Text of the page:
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Anamnesis in Latine Recordatio is a forme of speech by which the Speaker calling to remembrance matters past, doth make recitall of them Sometime matters of sorrow, as did Dido a litle before her death saying:

Oh happy (weleaway) and over happy had I beene,

If never Trojan ship alas, my countrey shore had seene,

An example of sacred Scripture: “By the rivers of Babel wee sate and wept there, when we remembred Sion.” Psal.137.1.

Another of the prodigall sonne: “Then he came to himselfe and said, how many servants at my fathers house, have bread inough, and I die for hunger, I will rise and goe to my father, & c.” Luke.15.17

Sometime with joy: “As Jacob did in his returne from Laban his wives father, saying: With my staffe came I over this Jordan, and now I have two droves.” Gen.32.10.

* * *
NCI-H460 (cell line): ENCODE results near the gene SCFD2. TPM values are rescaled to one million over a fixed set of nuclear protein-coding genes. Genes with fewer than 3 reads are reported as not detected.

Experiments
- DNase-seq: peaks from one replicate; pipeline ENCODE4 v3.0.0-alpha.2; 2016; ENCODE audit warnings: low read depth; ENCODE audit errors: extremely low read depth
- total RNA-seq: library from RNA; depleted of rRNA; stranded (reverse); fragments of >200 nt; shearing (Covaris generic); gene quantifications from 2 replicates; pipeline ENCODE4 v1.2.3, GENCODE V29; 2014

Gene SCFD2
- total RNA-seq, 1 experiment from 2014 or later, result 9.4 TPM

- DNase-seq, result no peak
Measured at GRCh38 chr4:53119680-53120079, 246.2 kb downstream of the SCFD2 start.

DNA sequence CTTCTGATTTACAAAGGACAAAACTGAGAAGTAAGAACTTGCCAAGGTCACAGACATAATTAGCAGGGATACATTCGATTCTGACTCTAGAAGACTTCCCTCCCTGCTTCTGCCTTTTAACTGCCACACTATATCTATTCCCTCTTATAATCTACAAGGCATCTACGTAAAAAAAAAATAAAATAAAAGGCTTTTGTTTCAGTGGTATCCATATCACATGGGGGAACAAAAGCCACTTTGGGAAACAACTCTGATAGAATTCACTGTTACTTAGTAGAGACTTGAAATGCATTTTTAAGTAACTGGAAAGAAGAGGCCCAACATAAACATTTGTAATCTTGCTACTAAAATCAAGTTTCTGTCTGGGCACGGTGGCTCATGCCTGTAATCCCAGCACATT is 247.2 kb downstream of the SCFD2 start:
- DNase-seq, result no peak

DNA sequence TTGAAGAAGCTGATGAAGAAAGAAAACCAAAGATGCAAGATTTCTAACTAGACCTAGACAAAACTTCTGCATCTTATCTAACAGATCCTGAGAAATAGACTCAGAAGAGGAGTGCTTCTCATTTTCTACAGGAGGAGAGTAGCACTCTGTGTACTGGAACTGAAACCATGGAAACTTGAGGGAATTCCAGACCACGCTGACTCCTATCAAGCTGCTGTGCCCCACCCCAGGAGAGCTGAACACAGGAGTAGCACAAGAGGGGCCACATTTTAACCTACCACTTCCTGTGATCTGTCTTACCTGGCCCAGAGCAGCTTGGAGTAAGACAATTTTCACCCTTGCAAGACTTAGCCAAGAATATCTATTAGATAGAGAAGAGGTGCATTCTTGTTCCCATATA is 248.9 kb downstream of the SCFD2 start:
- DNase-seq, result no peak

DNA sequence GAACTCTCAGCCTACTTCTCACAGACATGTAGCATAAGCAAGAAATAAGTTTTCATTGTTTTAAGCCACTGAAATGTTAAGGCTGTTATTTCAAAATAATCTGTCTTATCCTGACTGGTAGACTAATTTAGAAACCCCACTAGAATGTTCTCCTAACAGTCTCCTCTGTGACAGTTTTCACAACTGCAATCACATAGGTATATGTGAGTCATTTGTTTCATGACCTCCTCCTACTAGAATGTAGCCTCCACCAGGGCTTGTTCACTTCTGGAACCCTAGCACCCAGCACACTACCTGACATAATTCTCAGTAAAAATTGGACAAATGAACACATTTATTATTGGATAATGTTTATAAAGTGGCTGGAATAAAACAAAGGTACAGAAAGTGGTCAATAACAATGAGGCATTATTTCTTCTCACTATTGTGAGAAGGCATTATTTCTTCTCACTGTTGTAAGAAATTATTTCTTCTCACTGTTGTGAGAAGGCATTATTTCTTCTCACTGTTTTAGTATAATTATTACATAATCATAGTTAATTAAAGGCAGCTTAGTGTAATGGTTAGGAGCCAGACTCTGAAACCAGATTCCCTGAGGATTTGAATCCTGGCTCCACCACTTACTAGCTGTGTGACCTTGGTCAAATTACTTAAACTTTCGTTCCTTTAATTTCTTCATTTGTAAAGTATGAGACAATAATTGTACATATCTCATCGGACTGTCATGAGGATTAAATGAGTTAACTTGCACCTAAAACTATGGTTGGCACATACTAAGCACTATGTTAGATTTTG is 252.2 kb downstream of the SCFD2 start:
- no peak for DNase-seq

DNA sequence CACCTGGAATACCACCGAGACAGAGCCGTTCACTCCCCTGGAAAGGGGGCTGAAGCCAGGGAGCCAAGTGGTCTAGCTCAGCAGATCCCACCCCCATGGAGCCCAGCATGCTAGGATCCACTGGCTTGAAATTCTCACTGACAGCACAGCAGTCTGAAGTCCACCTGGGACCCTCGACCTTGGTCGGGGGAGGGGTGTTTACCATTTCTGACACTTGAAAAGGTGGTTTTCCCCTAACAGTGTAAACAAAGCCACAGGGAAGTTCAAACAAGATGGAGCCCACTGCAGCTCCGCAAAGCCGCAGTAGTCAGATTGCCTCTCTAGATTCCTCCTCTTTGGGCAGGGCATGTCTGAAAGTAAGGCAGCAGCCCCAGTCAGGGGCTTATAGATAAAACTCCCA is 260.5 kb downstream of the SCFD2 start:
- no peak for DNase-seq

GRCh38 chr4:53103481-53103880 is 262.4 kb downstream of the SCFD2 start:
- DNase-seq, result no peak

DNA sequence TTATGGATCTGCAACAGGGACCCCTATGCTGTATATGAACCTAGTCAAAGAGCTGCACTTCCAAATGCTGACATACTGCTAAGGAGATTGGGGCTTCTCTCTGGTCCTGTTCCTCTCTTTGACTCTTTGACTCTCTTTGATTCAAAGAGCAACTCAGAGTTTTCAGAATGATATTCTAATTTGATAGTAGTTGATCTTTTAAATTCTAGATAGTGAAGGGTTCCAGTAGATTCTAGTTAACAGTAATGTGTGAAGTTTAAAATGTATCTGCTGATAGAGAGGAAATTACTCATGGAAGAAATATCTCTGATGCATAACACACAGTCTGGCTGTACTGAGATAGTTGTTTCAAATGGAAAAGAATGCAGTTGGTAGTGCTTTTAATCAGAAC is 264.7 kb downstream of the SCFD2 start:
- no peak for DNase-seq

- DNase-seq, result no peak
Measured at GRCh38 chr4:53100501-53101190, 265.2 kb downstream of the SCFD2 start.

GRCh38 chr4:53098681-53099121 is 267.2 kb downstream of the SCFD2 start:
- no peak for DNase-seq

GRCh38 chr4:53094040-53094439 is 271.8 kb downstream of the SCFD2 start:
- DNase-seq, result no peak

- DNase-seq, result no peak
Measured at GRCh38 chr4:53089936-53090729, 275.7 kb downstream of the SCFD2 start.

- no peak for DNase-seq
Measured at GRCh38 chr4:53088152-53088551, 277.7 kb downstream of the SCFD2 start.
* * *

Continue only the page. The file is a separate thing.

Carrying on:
Another of David saying, “I will remember the works of the Lord, and call to mind thy wonders of old time.” Psal.77.

Another of Salomons Proverbes: “Now have I hated instruction & my heart despised correction, & have not obeied ye voice of them that taught me, nor inclined mine eare to them, ye instructed me? I was almost brought into al evill, in the middest of the congregation & assembly.” Prou.5.12.

The use of this figure.

To make mention of time past.
The use of this figure serveth in sted of a necessarie memorial of time past, whereby we are put in mind what we have beene, what we have done, what we have heard or seene, what we have suffred, what we have reeived, and so to compare it with the time present for the profite of our selves and of our hearers.

The Caution.

1. No evill matters.
The chiefest respect of this Caution is, that evill matters bee not remembered, as to call into remembrance offences forgiven and long forgotten, or occasions which may renew unprofitable
2. Nor occasions of renewing sorrow.
sorrow or move anger, or actions of vanitie which were better to lye buried than to be revived.

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